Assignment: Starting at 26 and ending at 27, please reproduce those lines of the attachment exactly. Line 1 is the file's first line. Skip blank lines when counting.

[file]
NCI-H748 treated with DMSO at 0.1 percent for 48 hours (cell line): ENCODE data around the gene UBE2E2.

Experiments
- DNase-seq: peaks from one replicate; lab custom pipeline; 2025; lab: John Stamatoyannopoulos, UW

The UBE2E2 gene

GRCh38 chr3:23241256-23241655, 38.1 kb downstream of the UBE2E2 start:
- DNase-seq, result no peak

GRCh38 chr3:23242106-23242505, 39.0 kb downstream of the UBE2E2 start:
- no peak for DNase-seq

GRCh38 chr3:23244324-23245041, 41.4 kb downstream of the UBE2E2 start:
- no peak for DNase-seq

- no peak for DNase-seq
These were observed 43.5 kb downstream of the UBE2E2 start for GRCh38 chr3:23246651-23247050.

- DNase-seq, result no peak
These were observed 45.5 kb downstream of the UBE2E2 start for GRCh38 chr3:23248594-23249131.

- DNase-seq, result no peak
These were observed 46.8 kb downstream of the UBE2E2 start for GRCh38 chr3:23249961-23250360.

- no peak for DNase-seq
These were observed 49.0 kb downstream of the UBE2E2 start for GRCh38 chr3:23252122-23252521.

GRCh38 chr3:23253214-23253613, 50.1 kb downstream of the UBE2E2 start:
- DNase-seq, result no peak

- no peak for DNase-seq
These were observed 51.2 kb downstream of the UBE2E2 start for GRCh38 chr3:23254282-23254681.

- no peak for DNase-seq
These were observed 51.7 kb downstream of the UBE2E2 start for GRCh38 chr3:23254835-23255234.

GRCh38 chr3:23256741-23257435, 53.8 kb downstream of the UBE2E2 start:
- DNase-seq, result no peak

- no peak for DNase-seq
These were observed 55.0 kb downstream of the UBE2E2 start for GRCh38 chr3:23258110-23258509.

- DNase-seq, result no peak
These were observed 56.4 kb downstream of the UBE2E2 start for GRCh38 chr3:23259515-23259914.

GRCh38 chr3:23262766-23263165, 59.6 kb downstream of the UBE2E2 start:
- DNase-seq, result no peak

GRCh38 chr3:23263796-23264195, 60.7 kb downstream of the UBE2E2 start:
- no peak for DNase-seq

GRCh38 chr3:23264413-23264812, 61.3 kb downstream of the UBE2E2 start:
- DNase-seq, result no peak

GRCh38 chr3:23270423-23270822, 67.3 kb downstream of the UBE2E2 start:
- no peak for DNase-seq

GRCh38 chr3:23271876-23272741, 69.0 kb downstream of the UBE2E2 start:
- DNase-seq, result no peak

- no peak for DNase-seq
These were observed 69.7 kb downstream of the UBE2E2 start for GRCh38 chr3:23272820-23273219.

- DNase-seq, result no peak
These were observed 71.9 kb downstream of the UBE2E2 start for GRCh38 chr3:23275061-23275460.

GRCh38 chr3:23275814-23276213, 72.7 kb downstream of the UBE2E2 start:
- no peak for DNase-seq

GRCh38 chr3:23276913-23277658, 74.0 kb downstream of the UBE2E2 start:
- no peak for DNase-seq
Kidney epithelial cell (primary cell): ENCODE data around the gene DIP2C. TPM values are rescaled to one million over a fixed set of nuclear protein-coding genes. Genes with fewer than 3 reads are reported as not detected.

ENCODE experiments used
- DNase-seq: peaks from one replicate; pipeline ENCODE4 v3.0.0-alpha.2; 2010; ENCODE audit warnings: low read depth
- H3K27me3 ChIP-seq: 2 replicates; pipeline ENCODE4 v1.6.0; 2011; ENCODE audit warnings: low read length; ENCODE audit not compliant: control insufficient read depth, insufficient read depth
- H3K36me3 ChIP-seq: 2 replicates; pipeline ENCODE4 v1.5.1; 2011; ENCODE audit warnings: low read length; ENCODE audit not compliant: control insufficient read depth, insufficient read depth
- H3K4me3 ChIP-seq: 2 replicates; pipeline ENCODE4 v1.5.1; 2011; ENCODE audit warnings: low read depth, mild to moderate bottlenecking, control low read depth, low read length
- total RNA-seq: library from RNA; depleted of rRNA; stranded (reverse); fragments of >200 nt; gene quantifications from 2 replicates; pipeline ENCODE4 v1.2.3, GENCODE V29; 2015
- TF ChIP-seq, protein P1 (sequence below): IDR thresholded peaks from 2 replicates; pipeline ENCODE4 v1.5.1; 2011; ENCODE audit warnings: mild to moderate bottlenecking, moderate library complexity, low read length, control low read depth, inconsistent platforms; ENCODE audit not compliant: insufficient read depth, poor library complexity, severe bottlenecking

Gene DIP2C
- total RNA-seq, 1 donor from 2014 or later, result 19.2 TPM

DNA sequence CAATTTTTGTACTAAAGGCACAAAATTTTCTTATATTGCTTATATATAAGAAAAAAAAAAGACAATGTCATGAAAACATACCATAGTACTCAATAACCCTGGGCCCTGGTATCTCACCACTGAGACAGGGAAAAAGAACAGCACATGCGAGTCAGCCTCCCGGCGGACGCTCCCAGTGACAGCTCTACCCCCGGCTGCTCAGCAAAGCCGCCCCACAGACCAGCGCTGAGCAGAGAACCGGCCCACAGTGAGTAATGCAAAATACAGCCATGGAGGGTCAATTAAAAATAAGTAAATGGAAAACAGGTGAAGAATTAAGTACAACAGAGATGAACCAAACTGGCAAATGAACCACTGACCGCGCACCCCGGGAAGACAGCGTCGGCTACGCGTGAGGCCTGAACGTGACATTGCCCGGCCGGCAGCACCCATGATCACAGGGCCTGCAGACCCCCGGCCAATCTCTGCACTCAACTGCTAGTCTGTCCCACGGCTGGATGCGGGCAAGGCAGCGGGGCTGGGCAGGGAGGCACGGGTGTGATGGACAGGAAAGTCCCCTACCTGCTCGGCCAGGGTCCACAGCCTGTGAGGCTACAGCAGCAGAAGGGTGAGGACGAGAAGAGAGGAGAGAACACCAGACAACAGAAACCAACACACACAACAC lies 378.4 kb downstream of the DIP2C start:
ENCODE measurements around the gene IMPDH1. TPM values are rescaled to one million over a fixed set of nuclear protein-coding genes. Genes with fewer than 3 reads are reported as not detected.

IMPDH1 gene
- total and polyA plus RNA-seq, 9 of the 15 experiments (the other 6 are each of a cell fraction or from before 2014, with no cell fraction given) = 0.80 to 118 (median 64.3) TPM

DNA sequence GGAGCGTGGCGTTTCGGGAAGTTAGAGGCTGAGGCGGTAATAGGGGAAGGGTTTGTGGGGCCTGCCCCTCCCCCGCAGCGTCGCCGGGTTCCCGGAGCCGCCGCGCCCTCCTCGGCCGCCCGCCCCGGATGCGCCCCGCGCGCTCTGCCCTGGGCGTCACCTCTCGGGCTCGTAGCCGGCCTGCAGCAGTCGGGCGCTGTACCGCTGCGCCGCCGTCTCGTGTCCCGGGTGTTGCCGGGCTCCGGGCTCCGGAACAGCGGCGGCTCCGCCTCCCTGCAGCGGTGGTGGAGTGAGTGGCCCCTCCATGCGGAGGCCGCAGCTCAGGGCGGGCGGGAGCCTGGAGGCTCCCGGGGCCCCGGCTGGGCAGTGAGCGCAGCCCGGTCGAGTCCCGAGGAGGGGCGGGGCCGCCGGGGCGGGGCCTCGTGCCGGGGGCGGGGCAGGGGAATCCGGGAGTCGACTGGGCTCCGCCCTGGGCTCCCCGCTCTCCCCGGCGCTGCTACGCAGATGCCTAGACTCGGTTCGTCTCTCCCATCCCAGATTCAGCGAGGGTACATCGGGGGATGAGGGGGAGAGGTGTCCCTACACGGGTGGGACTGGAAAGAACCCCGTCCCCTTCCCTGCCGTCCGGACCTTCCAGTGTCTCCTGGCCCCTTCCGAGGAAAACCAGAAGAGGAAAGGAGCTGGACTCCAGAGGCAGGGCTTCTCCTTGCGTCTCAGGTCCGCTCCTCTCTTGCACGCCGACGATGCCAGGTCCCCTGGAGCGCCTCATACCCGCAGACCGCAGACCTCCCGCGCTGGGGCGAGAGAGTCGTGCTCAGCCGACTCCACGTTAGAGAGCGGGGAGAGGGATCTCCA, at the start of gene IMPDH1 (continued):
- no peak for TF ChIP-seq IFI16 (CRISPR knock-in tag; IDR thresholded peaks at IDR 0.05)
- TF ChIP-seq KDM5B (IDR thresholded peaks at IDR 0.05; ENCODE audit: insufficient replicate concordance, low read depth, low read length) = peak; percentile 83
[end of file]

- DNase-seq, result no peak

- no peak for DNase-seq